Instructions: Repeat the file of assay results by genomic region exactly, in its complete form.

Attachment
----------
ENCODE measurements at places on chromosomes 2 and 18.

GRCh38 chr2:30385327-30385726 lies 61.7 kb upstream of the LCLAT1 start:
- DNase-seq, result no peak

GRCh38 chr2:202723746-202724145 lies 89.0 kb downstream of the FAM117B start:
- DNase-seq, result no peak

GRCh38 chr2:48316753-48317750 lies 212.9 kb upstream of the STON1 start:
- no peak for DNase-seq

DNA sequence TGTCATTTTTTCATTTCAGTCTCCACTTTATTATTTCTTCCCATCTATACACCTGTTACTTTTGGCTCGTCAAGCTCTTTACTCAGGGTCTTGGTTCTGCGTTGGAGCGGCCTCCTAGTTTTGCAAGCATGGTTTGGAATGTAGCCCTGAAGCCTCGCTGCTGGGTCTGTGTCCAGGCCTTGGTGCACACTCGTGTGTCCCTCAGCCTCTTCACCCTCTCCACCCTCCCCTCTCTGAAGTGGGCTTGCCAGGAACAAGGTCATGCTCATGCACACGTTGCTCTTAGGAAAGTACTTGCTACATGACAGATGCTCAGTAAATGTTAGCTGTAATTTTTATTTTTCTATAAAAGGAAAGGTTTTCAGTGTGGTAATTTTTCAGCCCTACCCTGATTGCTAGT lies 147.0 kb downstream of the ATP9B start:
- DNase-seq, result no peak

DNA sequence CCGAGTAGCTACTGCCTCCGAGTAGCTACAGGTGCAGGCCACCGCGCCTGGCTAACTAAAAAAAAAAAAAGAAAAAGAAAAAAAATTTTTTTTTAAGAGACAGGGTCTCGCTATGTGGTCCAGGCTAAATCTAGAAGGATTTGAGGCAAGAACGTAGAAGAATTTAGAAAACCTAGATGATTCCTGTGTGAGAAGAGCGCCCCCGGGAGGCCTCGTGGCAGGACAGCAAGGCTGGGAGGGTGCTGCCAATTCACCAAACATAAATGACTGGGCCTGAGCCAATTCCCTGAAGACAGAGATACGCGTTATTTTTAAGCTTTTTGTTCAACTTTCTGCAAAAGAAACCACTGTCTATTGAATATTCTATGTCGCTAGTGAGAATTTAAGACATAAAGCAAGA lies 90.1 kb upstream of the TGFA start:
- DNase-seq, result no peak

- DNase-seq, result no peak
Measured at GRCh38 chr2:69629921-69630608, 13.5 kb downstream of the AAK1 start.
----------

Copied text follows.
ENCODE measurements at places on chromosomes 2 and 18.

GRCh38 chr2:30385327-30385726 lies 61.7 kb upstream of the LCLAT1 start:
- DNase-seq, result no peak

GRCh38 chr2:202723746-202724145 lies 89.0 kb downstream of the FAM117B start:
- DNase-seq, result no peak

GRCh38 chr2:48316753-48317750 lies 212.9 kb upstream of the STON1 start:
- no peak for DNase-seq

DNA sequence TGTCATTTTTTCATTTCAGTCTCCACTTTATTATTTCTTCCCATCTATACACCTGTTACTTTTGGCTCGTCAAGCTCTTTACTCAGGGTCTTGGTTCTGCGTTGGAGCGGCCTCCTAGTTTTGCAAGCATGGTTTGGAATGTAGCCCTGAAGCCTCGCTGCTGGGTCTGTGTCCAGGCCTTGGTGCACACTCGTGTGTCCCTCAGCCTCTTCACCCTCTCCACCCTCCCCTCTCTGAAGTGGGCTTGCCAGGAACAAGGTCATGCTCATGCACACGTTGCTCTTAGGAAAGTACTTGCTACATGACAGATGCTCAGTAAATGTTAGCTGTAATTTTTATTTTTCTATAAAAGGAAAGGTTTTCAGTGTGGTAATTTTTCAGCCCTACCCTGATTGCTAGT lies 147.0 kb downstream of the ATP9B start:
- DNase-seq, result no peak

DNA sequence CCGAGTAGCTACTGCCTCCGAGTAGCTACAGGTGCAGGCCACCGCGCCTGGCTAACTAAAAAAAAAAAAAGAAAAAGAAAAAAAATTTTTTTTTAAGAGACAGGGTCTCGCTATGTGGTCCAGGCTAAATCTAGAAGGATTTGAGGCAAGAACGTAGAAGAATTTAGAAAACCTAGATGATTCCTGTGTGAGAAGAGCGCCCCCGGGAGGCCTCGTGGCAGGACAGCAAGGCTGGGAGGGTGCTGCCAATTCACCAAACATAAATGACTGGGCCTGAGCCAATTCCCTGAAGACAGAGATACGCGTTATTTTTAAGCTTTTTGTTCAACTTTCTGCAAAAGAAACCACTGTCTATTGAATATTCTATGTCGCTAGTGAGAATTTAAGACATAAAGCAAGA lies 90.1 kb upstream of the TGFA start:
- DNase-seq, result no peak

- DNase-seq, result no peak
Measured at GRCh38 chr2:69629921-69630608, 13.5 kb downstream of the AAK1 start.